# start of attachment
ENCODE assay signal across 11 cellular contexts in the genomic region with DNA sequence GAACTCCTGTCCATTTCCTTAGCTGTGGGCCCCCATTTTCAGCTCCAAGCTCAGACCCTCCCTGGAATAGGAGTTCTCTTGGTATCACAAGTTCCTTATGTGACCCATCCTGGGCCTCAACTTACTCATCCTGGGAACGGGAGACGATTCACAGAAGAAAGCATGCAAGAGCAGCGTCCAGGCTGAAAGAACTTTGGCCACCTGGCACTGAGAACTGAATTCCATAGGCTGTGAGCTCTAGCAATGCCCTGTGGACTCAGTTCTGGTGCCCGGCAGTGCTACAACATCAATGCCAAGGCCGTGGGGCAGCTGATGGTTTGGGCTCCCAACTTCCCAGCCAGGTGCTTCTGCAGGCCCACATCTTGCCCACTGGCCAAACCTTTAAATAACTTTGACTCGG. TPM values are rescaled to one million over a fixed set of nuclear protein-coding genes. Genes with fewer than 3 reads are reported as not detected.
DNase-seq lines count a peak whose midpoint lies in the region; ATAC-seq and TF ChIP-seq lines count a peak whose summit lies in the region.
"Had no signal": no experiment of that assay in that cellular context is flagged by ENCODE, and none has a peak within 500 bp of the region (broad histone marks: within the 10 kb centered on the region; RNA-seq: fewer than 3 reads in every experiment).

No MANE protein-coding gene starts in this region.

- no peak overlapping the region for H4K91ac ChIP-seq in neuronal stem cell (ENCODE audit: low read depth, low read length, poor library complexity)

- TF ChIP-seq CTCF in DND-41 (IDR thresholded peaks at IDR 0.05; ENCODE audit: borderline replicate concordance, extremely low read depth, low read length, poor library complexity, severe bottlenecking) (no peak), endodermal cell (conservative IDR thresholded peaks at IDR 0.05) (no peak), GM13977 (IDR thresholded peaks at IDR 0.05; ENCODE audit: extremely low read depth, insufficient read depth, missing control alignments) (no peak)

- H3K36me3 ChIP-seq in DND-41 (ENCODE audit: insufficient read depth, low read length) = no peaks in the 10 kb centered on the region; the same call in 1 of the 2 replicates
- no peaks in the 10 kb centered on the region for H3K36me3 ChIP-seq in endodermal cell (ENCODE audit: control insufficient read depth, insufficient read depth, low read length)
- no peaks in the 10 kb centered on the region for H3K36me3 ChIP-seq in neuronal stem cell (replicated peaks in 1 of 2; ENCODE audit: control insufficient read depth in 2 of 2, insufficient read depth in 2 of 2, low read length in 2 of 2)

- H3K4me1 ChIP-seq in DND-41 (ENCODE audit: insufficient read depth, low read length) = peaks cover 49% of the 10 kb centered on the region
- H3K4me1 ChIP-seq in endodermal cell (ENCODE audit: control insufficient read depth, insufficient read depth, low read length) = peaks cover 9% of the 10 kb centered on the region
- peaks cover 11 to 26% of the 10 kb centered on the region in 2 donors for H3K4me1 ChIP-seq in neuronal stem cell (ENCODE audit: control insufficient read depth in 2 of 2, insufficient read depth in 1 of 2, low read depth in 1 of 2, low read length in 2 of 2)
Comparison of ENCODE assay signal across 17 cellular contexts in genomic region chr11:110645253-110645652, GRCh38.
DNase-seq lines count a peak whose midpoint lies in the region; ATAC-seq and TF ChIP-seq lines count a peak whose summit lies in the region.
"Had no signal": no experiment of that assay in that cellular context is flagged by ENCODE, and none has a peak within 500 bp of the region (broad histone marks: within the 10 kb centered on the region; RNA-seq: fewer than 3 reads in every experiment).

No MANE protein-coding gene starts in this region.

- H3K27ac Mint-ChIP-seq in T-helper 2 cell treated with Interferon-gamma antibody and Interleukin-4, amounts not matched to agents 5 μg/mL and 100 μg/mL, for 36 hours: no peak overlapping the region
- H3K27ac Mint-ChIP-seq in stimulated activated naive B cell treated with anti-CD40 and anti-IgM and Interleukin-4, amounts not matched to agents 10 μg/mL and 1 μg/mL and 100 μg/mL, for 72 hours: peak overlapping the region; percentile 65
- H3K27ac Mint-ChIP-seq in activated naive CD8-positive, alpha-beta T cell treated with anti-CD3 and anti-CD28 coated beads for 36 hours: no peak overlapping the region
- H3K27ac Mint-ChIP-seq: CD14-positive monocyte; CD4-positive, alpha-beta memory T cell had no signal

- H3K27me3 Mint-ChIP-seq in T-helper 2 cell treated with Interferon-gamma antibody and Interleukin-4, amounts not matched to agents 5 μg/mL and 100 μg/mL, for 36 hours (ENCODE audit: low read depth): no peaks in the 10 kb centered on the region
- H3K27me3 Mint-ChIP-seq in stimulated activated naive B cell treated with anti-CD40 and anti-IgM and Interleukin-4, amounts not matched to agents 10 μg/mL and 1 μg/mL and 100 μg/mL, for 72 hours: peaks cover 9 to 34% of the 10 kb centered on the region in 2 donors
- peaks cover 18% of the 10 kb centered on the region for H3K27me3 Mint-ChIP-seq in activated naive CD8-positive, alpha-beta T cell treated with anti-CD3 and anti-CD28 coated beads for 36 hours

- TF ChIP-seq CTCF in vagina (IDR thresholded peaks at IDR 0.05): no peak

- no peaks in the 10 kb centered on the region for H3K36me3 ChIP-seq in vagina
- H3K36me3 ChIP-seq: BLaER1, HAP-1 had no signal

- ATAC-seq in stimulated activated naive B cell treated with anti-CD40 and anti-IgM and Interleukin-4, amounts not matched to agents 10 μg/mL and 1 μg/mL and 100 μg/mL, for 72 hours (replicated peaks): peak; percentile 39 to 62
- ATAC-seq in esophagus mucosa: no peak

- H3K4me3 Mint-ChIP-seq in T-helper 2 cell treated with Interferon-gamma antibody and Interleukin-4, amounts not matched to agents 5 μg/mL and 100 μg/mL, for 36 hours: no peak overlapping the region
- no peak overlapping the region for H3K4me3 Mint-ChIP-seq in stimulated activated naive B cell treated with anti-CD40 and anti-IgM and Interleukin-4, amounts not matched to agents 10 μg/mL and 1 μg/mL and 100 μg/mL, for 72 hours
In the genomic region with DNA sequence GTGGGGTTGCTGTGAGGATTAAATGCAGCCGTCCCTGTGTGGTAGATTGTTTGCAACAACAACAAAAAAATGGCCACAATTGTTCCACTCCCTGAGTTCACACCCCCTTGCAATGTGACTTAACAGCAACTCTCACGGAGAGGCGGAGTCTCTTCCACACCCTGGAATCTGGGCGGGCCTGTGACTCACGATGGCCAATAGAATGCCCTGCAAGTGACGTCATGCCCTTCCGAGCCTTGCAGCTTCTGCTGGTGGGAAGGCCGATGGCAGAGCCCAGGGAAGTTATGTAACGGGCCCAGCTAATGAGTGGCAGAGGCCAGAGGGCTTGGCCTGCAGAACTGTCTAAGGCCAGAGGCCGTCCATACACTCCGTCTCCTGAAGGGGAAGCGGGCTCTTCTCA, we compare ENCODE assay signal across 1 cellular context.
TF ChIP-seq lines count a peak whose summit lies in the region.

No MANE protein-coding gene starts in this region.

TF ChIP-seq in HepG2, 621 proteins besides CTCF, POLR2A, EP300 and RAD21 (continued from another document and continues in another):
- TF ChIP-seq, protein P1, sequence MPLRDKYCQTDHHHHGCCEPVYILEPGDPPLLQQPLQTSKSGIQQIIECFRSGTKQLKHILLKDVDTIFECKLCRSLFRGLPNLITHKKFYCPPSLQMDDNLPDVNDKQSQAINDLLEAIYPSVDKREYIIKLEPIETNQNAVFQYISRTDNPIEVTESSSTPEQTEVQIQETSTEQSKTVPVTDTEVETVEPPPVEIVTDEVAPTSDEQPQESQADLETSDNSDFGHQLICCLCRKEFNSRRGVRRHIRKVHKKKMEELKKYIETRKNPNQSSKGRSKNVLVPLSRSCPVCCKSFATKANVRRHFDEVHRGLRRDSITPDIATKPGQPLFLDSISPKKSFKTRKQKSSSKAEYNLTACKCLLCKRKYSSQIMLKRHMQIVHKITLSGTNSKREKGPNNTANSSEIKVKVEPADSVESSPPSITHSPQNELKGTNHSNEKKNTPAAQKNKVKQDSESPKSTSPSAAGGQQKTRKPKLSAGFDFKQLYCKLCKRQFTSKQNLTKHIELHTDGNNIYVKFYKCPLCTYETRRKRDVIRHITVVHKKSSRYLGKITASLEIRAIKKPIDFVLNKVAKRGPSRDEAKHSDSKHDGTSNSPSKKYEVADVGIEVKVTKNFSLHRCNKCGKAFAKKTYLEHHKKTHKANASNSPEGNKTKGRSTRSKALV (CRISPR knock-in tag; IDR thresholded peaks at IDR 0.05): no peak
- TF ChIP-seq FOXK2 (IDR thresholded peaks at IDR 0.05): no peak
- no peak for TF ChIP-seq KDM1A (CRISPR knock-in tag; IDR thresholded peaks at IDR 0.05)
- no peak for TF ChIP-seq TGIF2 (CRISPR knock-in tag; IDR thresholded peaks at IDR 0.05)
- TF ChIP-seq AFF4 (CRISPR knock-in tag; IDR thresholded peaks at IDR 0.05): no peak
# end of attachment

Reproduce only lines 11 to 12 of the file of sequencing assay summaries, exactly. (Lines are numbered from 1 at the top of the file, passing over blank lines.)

- H3K4me1 ChIP-seq in endodermal cell (ENCODE audit: control insufficient read depth, insufficient read depth, low read length) = peaks cover 9% of the 10 kb centered on the region
- peaks cover 11 to 26% of the 10 kb centered on the region in 2 donors for H3K4me1 ChIP-seq in neuronal stem cell (ENCODE audit: control insufficient read depth in 2 of 2, insufficient read depth in 1 of 2, low read depth in 1 of 2, low read length in 2 of 2)